Article by Issy Rondoni
Sleep… we all know we need it, but a very small percentage of us actually get the recommended amount. Having a good sleep pattern is just as important as eating, drinking and breathing. Sleep is the foundation of good health and well-being no matter your age. The quality of your sleep can directly affect your mental and physical health.
The recommended amount of sleep varies for each person;
- Majority of adults require between seven to nine hours of sleep per night to maintain good health.
- Six to thirteen-year-olds are recommended approximately nine to eleven hours of sleep, and
- 14 to 17-year-olds are recommended approximately eight to ten hours of sleep per night.
If you often operate on less sleep than the above recommended and think you cope well, doesn’t mean you won’t feel a lot better and achieve more in your day if you sleep the recommended amount (Smith, Robinson, & Segal, 2019).
We all have an internal ‘body-clock’ that controls when we are ready to wake and lets us know when it’s time to sleep. This is a 24-hour repeating pattern known as circadian rhythm, which releases daily chemicals. This rhythm is in sync to certain cues in your surrounding environment. For example, as the sun rises, your body releases cortisol, a hormone that naturally prepares your body to wake up and throughout the day your body should feel more awake.
When it gets dark, your body releases a hormone called melatonin. Melatonin signals to your body that it’s time to prepare for sleep, helping you feel drowsy. The amount of melatonin in your bloodstream peaks as the evening wears on. However, exposure to bright artificial light from electronic devices like phone and TV screens, in the late evening can disrupt this process, making it hard to fall asleep.
Stages of Sleep
There are four stages of sleep: non-REM (REM standing for rapid eye movement) sleep (stages 1, 2 and 3) and REM sleep. During a night’s sleep, these stages of sleep occur on a continuous cycle. One completed cycle can take an average of 90 to 110 minutes.
The first cycle of sleep often has a short REM sleep with longer periods of deep sleep (later in the night this is reversed). During the deep sleep stage, a human growth hormone is released which restores your body and muscles from the stresses/activities of your day (Nehring, 2019).
NON-REM: Drowsy (5-10 MINS) LIGHT SLEEP, CAN BE AWAKENED EASILY. EYES AND MUSCLE ACTIVITY SLOWS.
STAGE 1: LIGHT SLEEP (20 MINS). EYE MOVEMENT STOPS. BODY TEMPERATURE DROPS, HEART RATE SLOWS.
STAGE 2: MODERATE SLEEP: MAJORITY SLOW DELTA WAVES, PARASOMNIAS (EG. SLEEP TALKING/WALKING CAN OCCUR).
STAGE 3: DEEP SLEEP CONTINUES (30 MINS). IF AROUSED FROM THIS STAGE, CAN FEEL QUITE DISORIENTATED.
REM: DREAMING. EYES REMAIN CLOSED, BUT MOVE RAPIDLY FROM SIDE-TO-SIDE. INTENSE DREAM AND BRAIN ACTIVITY OCCURRING, BUT MUSCLES ARE RELAXED.
Sleep deficiency (NIH Organisation, 2018) is a broad concept which occurs when:
- You don’t get enough sleep (sleep deprivation)
- You sleep at the wrong time of the day
- You don’t sleep well
- You have a sleep disorder that prevents you from getting enough sleep or causes poor quality sleep
Sleep deficiency is associated with an increased risk of chronic health problems which can include heart disease, kidney disease, high blood pressure, diabetes, stroke, obesity and depression.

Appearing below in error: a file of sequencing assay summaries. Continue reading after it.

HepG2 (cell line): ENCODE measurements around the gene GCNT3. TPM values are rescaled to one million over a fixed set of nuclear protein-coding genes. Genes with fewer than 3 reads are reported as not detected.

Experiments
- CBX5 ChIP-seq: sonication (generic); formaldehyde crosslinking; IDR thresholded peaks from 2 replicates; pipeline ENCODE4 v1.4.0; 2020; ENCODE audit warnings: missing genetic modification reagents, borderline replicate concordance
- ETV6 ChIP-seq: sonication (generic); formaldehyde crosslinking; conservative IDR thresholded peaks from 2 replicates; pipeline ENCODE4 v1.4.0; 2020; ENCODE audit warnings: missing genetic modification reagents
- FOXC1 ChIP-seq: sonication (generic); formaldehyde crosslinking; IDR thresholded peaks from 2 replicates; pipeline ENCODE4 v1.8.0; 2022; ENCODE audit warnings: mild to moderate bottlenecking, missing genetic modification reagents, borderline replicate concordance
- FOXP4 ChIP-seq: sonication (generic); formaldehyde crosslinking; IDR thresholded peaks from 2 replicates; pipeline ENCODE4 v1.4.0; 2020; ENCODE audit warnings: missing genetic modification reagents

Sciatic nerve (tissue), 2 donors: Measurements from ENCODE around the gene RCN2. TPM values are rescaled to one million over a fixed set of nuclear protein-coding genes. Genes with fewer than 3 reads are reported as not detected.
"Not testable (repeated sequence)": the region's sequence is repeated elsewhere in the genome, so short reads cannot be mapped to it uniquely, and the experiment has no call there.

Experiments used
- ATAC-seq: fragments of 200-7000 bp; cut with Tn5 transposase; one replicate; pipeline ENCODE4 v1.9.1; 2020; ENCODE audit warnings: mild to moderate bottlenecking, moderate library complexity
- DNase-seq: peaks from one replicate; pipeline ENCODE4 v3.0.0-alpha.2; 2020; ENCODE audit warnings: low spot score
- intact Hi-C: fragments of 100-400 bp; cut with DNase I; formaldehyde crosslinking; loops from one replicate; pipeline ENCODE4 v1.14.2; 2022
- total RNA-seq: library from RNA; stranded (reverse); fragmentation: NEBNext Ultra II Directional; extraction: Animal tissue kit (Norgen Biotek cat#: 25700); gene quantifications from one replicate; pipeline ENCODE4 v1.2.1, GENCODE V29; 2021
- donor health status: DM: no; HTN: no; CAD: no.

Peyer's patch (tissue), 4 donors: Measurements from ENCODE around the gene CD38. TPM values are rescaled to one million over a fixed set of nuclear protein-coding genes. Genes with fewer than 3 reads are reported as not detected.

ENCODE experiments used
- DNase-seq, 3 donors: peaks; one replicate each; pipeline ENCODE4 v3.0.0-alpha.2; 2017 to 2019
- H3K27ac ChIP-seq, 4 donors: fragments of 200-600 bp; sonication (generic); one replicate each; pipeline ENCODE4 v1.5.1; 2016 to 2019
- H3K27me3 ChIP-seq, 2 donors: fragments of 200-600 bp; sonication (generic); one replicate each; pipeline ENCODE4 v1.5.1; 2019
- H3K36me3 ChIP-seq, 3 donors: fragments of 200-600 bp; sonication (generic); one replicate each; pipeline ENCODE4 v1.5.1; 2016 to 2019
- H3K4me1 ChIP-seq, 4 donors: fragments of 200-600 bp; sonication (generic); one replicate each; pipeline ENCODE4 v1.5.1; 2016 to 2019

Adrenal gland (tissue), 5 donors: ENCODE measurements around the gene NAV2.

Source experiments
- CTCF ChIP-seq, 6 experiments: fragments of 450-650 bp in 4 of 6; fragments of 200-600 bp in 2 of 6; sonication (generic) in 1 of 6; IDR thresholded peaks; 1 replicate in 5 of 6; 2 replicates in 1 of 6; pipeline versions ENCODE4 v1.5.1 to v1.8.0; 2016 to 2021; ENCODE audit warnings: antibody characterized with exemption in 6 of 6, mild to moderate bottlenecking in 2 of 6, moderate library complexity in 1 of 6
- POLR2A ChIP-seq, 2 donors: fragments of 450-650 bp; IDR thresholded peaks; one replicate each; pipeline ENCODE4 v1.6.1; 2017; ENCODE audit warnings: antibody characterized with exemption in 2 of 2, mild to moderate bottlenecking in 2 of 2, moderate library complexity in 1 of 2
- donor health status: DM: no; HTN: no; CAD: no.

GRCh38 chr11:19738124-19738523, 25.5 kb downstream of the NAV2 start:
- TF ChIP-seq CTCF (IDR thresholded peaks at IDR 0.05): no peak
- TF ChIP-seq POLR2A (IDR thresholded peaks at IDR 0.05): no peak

Not Enough Sleep
Sometimes you may think you’ve had sufficient amount of sleep but wake up unrefreshed and unalert and feel tired throughout the day. This can affect your work, school and social interactions which can result in learning difficulties, focus and reaction times. Overall you might find yourself frustrated and cranky.
Although the amount of sleep you get per night is important, the quality of those hours you get is also very important. You may be spending enough time in bed asleep, but still find yourself struggling throughout the day. This could be the cause of not spending enough time in each of the stages of sleep.
Exercise and Sleep
Did you know that the two are closely linked? Exercise increases sleep quality, total sleep time and efficiency, and sleep onset latency (the length of time that it takes to transition from being fully awake to sleep) (Kredlow, Capozzoli, Hearon, Calkins, & Otto, 2015).
When you exercise during the day it can help your body prepare for a deep sleep at nighttime, which is where muscle rejuvenation takes place. Exercising daily uses more of your energy which helps your body wind down in the evening, making you feel ready for a good night’s sleep.
A 2011 study performed by Loprinzi and Cardinal examined the relationship between physical activity and sleep on 3,081 adults aged between 18-85 years of age (Loprinzi & Cardinal, 2011). The study found that if the recommended amount of physical activity per week was achieved – approximately 150 minutes – it would result in a 65% improvement in sleep quality. It was found that the participants who were more active would fall asleep faster. Resulting in a direct relationship between physical activity and sleep.
There are many factors that will impact your sleep, some of which we can control, like our exercise routine. However, there are multiple factors that could be the result of a poor sleep cycle.
Other Ways to Improve your Sleep:
- Create a regular sleep schedule
- Be smart about what you eat and drink in the evening and before bed
- Get help with stress management
- Improve your sleep environment
- Develop a relaxing bedtime routine to unwind from your day
If you’d like help with an exercise routine to help with your sleep cycle, please get in touch!